The Best & Worst Of Obama’s Final White House Correspondents’ Dinner

Photo: Susan Walsh / Associated Press.
The final White House Correspondents' Dinner (WHCD) of the Obama Administration had some major swings. Some hit it out of the park and others...didn’t. Obama took the microphone for the last WHCD of his presidency and he did not disappoint. With less than a year left in his presidential career, he didn't hold back on any of his political opponents — and sometimes, friends. First on the roasting spit was his one-time opponent, former secretary of state and current presidential candidate, Hillary Clinton. Coming on to the stage a few minutes after 10 p.m., he apologized for being a little late. “I was running on CPT, which stands for ‘jokes that white people should not make,'” he said, referencing the infamous gaffe when Clinton and New York City Mayor Bill de Blasio used a racially loaded acronym as a joke. He didn’t stop there: “If this material works well, I’m going to use it at Goldman Sachs next year.” Just two minutes later, he switched tunes, musing on the reality that next year, he won’t be on the stage. “Someone else will be standing here in this spot,” he said. “And it’s anyone’s guess who she will be.” He also laughed about the appeal of Democratic presidential candidate Bernie Sanders, aged 74, to young voters — including his daughter Malia, who turns 18 in July and will be eligible to vote in her first election in 2016. “A lot of folks have been surprised by the Bernie phenomenon, especially his appeal to young people. But not me,” Obama said. He recounted a story of a young woman who came up to him and said she was sick of politicians standing in the way of her dreams. “As if we were actually going to let Malia go to Burning Man this year,” he said. While dad jokes are a time-honored tradition, what everyone was really waiting for? The Trump jokes. GOP presidential hopeful Donald Trump did not attend tonight’s dinner, an absence that some attributed to his roasting in 2011, when Seth Meyers made fun of his attempt at a 2012 run. “Donald Trump has been saying he will run for president as a Republican, which is surprising, since I just assumed he was running as a joke," Meyers quipped at the time. Trump was clearly unamused. “Unbelievable that he’s not here tonight! We had so much fun the last time,” Obama said as he spread his hands, speculating on what Trump could possibly be doing that was better than the dinner. “Is this dinner too tacky for The Donald?” he questioned. “Is he at home eating a Trump steak? Tweeting out insults to Angela Merkel? What’s he doing?” He speculated as the crowd laughed. But ultimately, he couldn’t help taking the moment to reflect on his presidency as a whole. “I want to close my final White House Correspondents' Dinner by saying thank you,” he said, holding out the microphone at arm’s length. Then, he let go. Boom. “Obama out.”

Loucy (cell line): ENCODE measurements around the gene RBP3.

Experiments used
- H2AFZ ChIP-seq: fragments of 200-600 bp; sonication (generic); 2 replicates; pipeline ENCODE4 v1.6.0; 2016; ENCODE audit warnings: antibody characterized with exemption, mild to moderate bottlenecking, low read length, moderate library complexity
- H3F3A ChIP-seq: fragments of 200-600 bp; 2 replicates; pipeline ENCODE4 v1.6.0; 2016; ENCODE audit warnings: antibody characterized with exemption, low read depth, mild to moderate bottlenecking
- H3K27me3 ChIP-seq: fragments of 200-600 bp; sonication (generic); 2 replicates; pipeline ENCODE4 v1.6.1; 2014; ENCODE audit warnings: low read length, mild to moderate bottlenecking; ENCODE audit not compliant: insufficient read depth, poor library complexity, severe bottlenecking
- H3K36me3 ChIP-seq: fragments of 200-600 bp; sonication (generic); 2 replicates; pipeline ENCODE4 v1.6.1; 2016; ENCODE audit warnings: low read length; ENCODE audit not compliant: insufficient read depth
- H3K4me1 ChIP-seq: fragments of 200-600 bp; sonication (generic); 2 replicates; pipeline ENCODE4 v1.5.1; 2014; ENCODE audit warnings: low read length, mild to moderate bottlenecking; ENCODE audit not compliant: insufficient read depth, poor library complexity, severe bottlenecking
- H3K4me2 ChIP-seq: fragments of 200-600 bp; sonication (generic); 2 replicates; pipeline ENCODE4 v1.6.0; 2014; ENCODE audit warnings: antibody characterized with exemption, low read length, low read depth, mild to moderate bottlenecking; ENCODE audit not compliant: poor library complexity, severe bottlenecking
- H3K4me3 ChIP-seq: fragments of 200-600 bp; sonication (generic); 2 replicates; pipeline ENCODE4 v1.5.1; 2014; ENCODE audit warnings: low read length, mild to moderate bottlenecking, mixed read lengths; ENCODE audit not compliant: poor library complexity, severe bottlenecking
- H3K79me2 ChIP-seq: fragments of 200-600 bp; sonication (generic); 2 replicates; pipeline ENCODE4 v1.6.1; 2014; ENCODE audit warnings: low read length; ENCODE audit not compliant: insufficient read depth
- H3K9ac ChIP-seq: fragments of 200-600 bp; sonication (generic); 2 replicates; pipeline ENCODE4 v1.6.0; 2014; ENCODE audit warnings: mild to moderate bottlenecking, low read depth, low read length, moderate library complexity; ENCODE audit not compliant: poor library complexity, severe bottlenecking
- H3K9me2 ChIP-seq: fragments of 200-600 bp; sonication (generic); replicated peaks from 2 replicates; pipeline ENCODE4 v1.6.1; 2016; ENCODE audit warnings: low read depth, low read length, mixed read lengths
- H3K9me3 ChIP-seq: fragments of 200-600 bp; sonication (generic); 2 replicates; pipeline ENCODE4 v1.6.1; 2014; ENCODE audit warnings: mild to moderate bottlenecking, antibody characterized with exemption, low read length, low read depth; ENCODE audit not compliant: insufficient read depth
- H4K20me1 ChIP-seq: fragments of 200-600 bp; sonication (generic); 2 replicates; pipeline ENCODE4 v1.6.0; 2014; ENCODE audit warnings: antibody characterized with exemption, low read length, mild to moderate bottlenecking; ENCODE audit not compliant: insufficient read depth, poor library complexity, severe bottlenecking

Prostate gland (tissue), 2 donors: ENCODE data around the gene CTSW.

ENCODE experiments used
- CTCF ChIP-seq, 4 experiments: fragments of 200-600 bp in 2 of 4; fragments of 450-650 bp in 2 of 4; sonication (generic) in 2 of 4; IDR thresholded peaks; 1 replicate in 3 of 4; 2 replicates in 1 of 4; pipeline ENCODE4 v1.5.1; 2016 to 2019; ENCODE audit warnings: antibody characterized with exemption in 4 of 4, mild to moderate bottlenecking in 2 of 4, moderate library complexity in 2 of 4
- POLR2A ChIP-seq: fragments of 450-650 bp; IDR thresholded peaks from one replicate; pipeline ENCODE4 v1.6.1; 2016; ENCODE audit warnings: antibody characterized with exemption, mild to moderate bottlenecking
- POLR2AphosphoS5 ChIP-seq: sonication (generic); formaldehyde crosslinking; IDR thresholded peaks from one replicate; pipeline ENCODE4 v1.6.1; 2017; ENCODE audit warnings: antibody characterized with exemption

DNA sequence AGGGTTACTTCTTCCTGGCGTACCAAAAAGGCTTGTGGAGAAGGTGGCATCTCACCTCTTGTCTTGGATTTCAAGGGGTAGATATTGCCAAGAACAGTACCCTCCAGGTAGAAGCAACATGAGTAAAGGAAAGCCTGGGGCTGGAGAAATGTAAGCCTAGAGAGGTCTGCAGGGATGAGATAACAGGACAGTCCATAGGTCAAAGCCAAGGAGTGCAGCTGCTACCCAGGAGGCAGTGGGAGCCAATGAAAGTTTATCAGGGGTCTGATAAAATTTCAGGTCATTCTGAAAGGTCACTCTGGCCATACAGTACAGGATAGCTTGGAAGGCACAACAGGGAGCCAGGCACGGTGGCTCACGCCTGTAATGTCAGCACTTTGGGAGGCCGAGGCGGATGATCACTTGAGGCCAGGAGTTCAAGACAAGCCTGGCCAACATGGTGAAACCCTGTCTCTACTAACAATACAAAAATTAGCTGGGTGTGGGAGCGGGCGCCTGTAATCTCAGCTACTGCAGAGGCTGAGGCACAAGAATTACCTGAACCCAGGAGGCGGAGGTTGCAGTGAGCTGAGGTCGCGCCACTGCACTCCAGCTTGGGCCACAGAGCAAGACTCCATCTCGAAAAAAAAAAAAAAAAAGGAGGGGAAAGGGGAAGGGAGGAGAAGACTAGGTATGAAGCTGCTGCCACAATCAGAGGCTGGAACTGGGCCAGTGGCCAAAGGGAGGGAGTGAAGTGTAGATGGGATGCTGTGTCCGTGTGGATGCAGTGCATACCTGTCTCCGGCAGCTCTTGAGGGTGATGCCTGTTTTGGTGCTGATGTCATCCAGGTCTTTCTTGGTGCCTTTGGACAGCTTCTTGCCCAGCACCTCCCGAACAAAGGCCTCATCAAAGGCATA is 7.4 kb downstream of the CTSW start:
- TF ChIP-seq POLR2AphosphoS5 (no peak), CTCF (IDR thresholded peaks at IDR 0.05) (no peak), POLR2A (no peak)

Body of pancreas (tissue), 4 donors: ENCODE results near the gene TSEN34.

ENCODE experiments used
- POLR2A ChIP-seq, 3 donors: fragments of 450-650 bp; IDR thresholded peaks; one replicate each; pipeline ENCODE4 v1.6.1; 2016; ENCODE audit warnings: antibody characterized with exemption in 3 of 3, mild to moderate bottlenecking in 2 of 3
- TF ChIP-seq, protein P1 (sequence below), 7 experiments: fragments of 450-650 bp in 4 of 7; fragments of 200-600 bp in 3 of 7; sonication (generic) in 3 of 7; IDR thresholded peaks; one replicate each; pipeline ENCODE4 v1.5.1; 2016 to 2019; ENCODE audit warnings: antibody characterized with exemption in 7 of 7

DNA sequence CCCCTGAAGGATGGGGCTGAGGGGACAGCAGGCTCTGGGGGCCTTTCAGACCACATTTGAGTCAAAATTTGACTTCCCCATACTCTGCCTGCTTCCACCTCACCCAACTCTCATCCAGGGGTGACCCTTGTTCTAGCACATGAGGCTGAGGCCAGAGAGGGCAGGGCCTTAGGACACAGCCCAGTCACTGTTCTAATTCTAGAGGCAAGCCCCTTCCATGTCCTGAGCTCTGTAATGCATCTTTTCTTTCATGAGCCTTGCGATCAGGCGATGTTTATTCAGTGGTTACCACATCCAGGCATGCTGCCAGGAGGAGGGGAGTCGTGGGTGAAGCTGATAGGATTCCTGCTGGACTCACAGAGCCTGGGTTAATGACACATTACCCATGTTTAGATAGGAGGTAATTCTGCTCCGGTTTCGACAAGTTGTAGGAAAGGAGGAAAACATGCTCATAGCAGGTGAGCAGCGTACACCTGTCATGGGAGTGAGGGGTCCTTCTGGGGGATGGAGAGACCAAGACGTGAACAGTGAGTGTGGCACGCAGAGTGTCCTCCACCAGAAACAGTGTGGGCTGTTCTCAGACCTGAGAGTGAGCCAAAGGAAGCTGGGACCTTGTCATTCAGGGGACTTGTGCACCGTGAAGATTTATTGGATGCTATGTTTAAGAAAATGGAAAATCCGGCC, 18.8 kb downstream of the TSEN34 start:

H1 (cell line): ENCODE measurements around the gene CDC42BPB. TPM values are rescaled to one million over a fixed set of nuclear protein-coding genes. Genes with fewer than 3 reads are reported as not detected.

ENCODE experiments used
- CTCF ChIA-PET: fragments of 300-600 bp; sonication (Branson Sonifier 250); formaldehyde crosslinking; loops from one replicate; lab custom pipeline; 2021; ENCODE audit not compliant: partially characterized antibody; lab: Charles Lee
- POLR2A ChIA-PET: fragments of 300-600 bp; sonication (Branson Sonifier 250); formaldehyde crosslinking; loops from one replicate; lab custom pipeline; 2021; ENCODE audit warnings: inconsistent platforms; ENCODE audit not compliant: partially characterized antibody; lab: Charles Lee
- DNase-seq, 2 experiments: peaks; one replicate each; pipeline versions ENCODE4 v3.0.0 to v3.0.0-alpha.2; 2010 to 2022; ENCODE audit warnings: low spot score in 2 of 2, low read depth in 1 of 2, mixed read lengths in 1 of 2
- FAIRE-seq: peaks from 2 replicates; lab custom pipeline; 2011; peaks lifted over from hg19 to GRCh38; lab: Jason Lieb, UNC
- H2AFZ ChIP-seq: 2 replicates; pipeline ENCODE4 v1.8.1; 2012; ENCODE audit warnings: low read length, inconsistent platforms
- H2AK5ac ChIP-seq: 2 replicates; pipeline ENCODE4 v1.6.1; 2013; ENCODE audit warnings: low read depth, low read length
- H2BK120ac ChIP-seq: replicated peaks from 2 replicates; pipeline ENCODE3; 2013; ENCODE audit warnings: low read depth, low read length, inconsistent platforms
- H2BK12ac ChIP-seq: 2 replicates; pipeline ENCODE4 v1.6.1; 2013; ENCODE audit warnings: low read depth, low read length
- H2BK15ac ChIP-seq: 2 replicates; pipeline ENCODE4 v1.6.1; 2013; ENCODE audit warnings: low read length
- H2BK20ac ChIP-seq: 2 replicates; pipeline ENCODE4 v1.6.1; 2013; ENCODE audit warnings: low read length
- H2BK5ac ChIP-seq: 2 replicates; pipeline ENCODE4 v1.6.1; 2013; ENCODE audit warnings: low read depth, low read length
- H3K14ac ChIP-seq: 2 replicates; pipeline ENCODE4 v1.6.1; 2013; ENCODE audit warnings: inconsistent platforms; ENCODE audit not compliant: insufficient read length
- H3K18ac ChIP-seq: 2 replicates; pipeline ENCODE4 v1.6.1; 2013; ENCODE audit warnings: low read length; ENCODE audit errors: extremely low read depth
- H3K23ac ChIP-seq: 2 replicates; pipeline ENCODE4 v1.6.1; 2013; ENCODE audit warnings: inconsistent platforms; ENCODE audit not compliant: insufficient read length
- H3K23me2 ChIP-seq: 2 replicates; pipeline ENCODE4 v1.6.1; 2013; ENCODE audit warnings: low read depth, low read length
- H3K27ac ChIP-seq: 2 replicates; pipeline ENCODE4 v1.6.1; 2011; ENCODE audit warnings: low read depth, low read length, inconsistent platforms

Larry Wilmore took the podium after Obama’s mic drop, already knowing the president would be a hard act to follow. Even Wilmore gave props to Obama’s comedy, saying, "The president’s funny," he deadpanned. "Stay in your lane, man." The speech took on the tone of a roast more than the crowd of journalists was comfortable with. He took no prisoners with the media, tossing jabs at Wolf Blitzer and the struggling print media — many of whom were in the room. An extended bit referring to Ted Cruz as the Zodiac killer felt flat and the crowd shots captured a lot of really unamused faces in fancy clothes. Wilmore’s sincere gratitude to Obama’s legacy as the first Black president was moving and heartfelt, getting one of the most rousing responses from the crowd. His goodbye to the man who made history as the first Black president finally put everyone on the same side: the right side of history.

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